The American Civil Liberties Union is suing Alaska Republican Gov. Mike Dunleavy for retaliating against the state’s courts for ruling in favor of abortion rights.
The group filed the complaint in Alaska Superior Court on Wednesday over Dunleavy’s veto in June that cut the judiciary’s budget by $334,700 — the total cost of state-funded abortions in fiscal year 2018, the governor said.
“The Legislative and Executive Branch are opposed to State funded elective abortions; the only branch of government that insists on State funded elective abortions is the Supreme Court,” Dunleavy wrote in conjunction with the veto. “The annual cost of elective abortions is reflected by this reduction.”
The cut represents about a 4.7% decrease in Dunleavy’s proposed budget for the appellate courts in December.
In its complaint, the ACLU argued that the veto violated the separation of powers established in the state’s constitution “because it retaliates against and seeks to punish the court system for exercising its judicial powers and seeks to undermine the independence of the judiciary.”
The group is requesting that the court declare Dunleavy’s action unconstitutional and order him to return the docked funds to the budget.
Earlier this year, the Alaska Supreme Court ruled that a 2014 statute restricting which abortions qualify as “medically necessary” to receive Medicaid funds was unconstitutional.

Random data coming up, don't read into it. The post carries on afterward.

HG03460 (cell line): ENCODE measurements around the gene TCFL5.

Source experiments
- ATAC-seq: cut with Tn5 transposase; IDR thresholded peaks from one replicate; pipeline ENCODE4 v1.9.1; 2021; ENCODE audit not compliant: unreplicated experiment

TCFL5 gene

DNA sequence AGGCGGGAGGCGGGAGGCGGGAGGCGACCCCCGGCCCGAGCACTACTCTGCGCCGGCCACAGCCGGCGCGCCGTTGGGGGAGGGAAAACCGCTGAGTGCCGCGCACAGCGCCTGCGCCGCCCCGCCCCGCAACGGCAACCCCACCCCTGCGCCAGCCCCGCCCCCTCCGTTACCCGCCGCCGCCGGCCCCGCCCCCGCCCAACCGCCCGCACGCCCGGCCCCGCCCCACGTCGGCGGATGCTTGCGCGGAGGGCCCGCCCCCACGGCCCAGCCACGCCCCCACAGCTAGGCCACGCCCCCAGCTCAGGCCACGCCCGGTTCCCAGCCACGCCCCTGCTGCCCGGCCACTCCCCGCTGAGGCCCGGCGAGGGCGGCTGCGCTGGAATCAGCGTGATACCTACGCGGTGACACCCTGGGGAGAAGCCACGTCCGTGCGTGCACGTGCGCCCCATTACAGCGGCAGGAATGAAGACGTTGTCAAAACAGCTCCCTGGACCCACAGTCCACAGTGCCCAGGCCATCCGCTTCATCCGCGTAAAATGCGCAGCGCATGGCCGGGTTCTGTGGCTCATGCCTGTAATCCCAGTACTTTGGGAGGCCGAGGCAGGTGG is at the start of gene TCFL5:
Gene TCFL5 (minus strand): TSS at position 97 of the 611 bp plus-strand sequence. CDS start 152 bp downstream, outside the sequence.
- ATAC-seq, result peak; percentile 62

On the legislative side, Republican state Rep. David Eastman sponsored a bill in May that would legally equate abortion with “death of a child” and make it punishable by up to 99 years in prison and a $500,000 fine.
Alaska ACLU Executive Director Joshua Decker called Dunleavy’s actions a constitutional threat.
“Governor Dunleavy admitted outright that his veto was direct retaliation against the Alaska Court System for a court decision at odds with his political views,” Decker said in a statement. “That isn’t just petty and vindictive; it is a clear assault on the constitutional power of the judiciary and a grossly inappropriate attempt to use money to coerce judges to a political end.”
Jeff Turner, Dunleavy’s deputy communications director, told CNN Friday that Alaska Attorney General Kevin Clarkson’s statement on Thursday represented the governor’s stance on the case.
“The governor’s express veto power includes all appropriation bills and there is no exception stated regarding appropriations to the Judiciary or court system,” Clarkson wrote, accusing the ACLU of proposing “to imbalance the separation of powers established by the Alaska Constitution” by “having the Judiciary place itself in the position of controlling how the other two separate and coequal branches of government fund the courts.”
CLARIFICATION: This story has been updated to clarify that Eastman’s bill would classify all fetuses as children.